Practice a slower-paced feeding: When it comes to feeding, it's important to take your time and allow your baby to eat at their own pace. This can help prevent overfeeding, which can lead to gas and discomfort that might wake your baby up at night. Holding your baby upright for at least 20 minutes after a feeding allows for proper digestion and helps prevent gas.

By following these tips, you can help your baby get the rest they need to grow and develop. Remember to be patient, as it can take time for your baby to adjust to a new sleep schedule. And don't be afraid to ask for help if you're feeling overwhelmed – there are plenty of resources available to support you on your journey to better sleep for both you and your little one.

If you're trying to get your baby to sleep through the night and feeling drained with the whole process, my gentle sleep coaching services may be able to help. With my background as a postpartum doula, I can create a personalized sleep plan for your family and cheer you on as you work to put it into action.

Click here to learn more about my services or schedule a free 15-minute consult!

The Importance of Prenatal Breastfeeding Education

Why should expectant mothers take the time to learn about breastfeeding during pregnancy?











"All of the women in my family were successful at breastfeeding.. So, it should come natural for me too.. If I have a question I'll just ask one of my aunts or my mom." These are just a few of the thoughts that entered my mind early on in my pregnancy with my daughter and I have a feeling I'm not alone. In fact, I know I'm not. I don't think it ever occurred to me to take a breastfeeding class and sadly I've heard similar statements from my peers. I thought because my mother breastfed me for thirteen months and my siblings for nearly a year, it would be no different for my baby and me. Boy, was I mistaken. Even though I fell in love with nursing my daughter and she latched on eagerly, I was still met with challenges. I am so fortunate to have had the encouragement of my family, but unfortunately the breastfeeding knowledge that my providers held was minimal. Ending my breastfeeding journey sooner than I had planned left me feeling devastated. 

Through my experiences, I have come to understand the crucial role that prenatal education plays and the significant positive impact it has on new mothers.

Breastfeeding has important health benefits for both the baby and the mother. For moms, breastfeeding can help with postpartum weight loss, promote bonding with the baby and reduce the risk of postpartum depression and certain types of cancer. It provides many benefits for the infant, including promoting optimal growth and development, improving immune function and lowering the risk of SIDS, Leukemia, type 2 diabetes & obesity. 

Despite all of theses benefits, many new moms struggle with establishing and maintaining a successful breastfeeding relationship. One of the main reasons for this is a lack of proper education and support before and after birth. 

Prenatal breastfeeding education can help expectant mothers learn about the benefits of breastfeeding and how to properly latch and feed their new baby. This can be particularly helpful for first-time mothers who have never nursed a baby. 

Prenatal education can also allow moms opportunities to ask questions and address any concerns they may have about breastfeeding. It can also help them understand the importance of proper positioning and latch, as well as how to recognize and troubleshoot common breastfeeding challenges.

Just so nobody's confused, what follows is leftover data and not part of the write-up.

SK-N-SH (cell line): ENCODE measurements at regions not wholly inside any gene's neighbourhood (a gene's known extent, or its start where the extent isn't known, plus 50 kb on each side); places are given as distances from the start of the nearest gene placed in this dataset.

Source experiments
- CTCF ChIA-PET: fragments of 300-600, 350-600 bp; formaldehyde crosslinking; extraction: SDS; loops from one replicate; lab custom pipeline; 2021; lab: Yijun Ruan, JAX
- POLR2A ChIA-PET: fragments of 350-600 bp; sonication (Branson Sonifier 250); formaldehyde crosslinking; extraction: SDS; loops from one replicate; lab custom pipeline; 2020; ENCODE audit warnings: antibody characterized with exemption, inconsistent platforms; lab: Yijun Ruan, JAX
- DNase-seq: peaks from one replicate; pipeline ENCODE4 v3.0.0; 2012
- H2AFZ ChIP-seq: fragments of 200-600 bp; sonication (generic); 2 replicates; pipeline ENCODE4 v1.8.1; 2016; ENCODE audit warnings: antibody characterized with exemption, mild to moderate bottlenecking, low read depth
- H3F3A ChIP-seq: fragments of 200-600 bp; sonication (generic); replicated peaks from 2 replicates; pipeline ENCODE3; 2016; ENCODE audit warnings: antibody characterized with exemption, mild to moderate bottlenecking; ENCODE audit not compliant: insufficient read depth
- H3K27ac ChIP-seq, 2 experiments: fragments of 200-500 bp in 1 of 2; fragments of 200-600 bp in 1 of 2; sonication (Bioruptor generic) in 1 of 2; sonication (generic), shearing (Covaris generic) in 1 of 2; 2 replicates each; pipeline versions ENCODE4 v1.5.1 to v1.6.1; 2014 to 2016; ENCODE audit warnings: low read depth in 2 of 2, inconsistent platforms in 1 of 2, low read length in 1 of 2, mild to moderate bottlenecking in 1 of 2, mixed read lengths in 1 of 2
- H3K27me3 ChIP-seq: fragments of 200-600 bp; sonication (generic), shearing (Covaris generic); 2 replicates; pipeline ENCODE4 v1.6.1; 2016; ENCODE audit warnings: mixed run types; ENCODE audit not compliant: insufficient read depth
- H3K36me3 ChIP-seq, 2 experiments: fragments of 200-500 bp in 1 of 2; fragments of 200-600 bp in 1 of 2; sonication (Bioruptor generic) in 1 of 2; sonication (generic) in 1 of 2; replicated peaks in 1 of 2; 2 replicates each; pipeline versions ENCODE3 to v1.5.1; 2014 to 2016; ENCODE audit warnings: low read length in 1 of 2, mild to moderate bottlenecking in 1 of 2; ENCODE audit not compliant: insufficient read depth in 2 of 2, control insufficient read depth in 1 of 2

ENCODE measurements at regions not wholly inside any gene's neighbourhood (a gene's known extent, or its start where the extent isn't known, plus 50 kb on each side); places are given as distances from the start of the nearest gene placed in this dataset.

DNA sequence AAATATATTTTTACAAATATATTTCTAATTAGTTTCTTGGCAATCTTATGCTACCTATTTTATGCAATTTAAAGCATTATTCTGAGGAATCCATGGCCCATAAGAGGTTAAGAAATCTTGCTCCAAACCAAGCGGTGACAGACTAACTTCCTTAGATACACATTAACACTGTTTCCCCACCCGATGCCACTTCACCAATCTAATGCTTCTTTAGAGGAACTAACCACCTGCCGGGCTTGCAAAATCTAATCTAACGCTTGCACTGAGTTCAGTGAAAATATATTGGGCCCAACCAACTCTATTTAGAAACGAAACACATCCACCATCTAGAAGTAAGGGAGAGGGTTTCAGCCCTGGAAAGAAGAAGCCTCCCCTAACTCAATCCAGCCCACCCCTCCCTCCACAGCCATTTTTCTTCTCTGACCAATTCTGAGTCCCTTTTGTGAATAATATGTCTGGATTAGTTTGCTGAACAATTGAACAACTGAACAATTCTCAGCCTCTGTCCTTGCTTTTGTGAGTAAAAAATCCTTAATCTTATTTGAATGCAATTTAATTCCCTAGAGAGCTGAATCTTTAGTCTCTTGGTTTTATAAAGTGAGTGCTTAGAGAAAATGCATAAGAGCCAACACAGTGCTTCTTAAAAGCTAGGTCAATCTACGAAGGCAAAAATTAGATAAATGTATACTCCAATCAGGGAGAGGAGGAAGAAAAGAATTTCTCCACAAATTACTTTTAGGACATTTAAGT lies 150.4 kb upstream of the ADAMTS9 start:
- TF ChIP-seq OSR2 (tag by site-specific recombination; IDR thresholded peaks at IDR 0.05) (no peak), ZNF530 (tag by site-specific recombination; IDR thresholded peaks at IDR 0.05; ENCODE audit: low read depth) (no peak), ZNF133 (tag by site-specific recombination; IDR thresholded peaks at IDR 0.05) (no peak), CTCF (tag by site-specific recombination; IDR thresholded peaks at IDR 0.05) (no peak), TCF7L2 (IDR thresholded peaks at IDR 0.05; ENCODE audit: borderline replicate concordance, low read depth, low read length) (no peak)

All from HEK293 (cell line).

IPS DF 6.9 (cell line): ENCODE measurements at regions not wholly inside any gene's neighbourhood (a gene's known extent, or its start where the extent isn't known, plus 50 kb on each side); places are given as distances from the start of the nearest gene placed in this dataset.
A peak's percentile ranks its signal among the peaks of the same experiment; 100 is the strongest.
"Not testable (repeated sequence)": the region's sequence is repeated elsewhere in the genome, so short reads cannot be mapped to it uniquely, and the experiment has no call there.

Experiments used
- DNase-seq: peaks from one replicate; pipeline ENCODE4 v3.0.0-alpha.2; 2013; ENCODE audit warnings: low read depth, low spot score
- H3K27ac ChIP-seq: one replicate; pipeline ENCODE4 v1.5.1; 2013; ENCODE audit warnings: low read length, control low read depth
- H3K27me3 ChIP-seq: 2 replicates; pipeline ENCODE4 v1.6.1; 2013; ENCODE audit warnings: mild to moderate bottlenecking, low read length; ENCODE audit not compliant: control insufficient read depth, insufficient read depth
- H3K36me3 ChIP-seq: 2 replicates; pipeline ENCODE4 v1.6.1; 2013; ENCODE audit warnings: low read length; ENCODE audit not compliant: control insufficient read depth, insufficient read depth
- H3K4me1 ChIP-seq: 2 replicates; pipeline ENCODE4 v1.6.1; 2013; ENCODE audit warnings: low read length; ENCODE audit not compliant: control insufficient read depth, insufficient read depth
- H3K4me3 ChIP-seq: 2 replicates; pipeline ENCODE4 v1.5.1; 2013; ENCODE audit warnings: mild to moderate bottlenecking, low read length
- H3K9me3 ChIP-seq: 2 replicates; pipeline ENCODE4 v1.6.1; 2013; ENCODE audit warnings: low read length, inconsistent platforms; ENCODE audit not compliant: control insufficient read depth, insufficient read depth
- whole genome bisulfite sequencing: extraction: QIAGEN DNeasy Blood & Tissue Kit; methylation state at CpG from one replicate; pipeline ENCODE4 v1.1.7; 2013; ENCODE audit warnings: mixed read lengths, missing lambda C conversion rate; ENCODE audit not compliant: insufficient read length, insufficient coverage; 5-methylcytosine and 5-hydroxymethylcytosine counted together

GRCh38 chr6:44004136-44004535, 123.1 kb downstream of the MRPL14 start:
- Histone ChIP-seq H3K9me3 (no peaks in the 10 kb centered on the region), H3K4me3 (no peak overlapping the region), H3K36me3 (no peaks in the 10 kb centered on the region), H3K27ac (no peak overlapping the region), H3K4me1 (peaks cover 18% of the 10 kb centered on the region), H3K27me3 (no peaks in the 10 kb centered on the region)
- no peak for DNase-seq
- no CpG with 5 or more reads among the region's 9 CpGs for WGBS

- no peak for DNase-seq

Additionally, Prenatal breastfeeding education can influence the amount of time women breastfeed and help them feel more confident and prepared after giving birth, which in turn can lead to a more positive experience.

Overall, It is imperative that mothers take the time before their babies arrive to learn more about breastfeeding. Reliable and comprehensive breastfeeding education is essential to set moms up for success.

If you are interested in taking a prenatal breastfeeding class, I currently offer classes in-person for mothers in the Houston area and virtually for those who are not local to me. As a Certified Breastfeeding Specialist and Postpartum Doula with over eight years of experience supporting breastfeeding families, extensive lactation education, and a heart for serving others, I would love to be apart of your support network as you navigate your motherhood journey. 


>> Learn more about me and my services here <<


Source: Amy Spangler, Breastfeeding: Ready. Set. Go! Counseling Guide


 

 

 

 


World Doula Week

Today kicks off World Doula Week, a celebration of doulas all around the world. This year's theme is "Doulas make a difference" and I'm here for it! Over the last seven years, I've been blessed to work with more than seventy families. Many stick out in my mind and have left a special imprint on my heart. I truly hope I've made a difference, as I continuously strive to leave memorable impressions on the families I care for. 



What is a Doula?

A doula, translated from the original Greek language, means "a woman who serves". She serves families in the birth and postpartum period by providing evidence-based information, resources, emotional and physical support, while "mothering the mother" as she transitions into motherhood. 

In 1973 American Medical Anthropologist, Dana Raphael coined the word "doula" as a woman outside the family who tenders the new mother, so she can successfully breastfeed. Her book The Tender Gift: Breastfeeding so beautifully describes the shift that happens when a woman becomes a mother, known as Matrescence. This book is one that I hold dear and it has become a model of care for me as a Postpartum Doula. Although it was written in the 70s and is now out of print, I resonate with it so much and love lending it out to my clients from time to time. So many feelings, emotions, and hormonal changes happen during the birth and postpartum period and it's incredibly important for women to be supported and nurtured during this sacred phase. However you chose to define your doula work, know that you are valued as you pour your heart and passion into the lives of families. Keep doula'ing your thang! 


What services do you provide?

I currently serve Houston, Tx and surrounding areas, offering postpartum doula support, lactation visits (both in-home and virtual) and gentle sleep coaching. You can follow my doula journey @ instagram.com/newbynurturing and if you would like to inquire about my services please fill out my contact form > newbynurturing.com/contact

Happy World Doula Week! 


-Katie Newby, Postpartum Doula, and Certified Breastfeeding Specialist